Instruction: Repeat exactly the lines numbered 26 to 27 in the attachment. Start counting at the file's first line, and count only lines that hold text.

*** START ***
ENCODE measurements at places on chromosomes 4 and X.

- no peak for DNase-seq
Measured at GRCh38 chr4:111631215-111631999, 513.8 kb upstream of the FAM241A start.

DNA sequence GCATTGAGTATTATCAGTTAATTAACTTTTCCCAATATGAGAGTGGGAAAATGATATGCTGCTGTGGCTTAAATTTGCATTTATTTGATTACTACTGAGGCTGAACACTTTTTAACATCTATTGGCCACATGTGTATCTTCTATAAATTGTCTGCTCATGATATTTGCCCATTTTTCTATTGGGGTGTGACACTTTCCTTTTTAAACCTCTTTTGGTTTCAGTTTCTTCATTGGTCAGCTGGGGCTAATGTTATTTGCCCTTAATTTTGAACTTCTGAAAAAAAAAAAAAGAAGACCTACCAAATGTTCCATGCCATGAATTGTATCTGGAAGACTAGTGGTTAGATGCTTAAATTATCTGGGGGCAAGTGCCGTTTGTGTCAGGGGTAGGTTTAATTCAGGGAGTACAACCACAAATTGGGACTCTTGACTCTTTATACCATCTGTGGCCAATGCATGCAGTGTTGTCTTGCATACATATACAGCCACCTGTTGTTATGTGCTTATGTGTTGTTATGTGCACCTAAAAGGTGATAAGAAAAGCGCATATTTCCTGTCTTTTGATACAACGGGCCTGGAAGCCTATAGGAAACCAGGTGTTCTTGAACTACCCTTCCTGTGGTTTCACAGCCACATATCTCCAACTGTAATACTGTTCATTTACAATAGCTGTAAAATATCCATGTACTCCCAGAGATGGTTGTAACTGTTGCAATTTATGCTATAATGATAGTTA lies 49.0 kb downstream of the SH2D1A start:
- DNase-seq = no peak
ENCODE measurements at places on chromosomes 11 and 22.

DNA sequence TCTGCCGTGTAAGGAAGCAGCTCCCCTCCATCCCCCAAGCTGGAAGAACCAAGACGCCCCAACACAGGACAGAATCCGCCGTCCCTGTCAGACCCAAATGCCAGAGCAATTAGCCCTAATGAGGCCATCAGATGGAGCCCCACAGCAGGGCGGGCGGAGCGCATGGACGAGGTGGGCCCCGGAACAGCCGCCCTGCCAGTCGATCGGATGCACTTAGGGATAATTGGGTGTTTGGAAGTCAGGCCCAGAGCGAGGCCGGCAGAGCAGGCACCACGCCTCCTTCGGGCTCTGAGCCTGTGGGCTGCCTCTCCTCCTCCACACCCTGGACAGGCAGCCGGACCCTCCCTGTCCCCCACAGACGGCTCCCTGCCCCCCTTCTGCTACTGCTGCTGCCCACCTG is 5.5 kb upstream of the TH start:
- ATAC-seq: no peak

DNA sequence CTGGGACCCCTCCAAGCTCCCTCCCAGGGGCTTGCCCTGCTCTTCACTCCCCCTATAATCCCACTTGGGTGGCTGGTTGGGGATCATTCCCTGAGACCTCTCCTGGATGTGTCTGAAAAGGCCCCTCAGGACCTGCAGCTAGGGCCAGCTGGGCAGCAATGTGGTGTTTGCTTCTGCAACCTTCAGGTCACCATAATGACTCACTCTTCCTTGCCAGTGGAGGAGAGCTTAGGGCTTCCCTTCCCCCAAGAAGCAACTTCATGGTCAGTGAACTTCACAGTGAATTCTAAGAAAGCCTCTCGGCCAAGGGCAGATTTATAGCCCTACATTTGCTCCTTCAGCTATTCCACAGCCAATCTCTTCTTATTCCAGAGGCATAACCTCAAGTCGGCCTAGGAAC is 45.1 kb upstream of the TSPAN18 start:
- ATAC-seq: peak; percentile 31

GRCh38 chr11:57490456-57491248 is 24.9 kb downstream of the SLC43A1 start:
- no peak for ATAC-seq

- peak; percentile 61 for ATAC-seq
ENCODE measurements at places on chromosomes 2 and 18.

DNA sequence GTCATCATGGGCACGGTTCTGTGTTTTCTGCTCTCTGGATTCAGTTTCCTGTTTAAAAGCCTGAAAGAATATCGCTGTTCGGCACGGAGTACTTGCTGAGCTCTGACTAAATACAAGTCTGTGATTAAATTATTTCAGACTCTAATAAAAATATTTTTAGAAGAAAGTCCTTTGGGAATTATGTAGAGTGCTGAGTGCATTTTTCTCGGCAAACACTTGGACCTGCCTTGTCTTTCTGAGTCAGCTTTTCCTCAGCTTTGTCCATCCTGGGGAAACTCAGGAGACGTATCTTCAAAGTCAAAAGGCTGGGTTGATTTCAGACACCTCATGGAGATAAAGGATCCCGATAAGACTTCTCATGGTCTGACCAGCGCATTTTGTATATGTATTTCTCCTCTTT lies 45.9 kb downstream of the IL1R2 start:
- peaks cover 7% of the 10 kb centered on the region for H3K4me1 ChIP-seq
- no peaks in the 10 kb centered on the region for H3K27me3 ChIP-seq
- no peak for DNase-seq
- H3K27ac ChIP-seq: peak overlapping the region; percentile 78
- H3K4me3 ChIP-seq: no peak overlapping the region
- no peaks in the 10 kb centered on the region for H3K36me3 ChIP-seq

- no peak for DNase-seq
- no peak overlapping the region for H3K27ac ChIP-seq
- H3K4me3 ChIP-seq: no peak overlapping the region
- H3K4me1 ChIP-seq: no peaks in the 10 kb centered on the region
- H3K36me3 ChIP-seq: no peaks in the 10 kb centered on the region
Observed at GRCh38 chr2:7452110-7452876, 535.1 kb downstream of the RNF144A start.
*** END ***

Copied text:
- H3K36me3 ChIP-seq: no peaks in the 10 kb centered on the region
Observed at GRCh38 chr2:7452110-7452876, 535.1 kb downstream of the RNF144A start.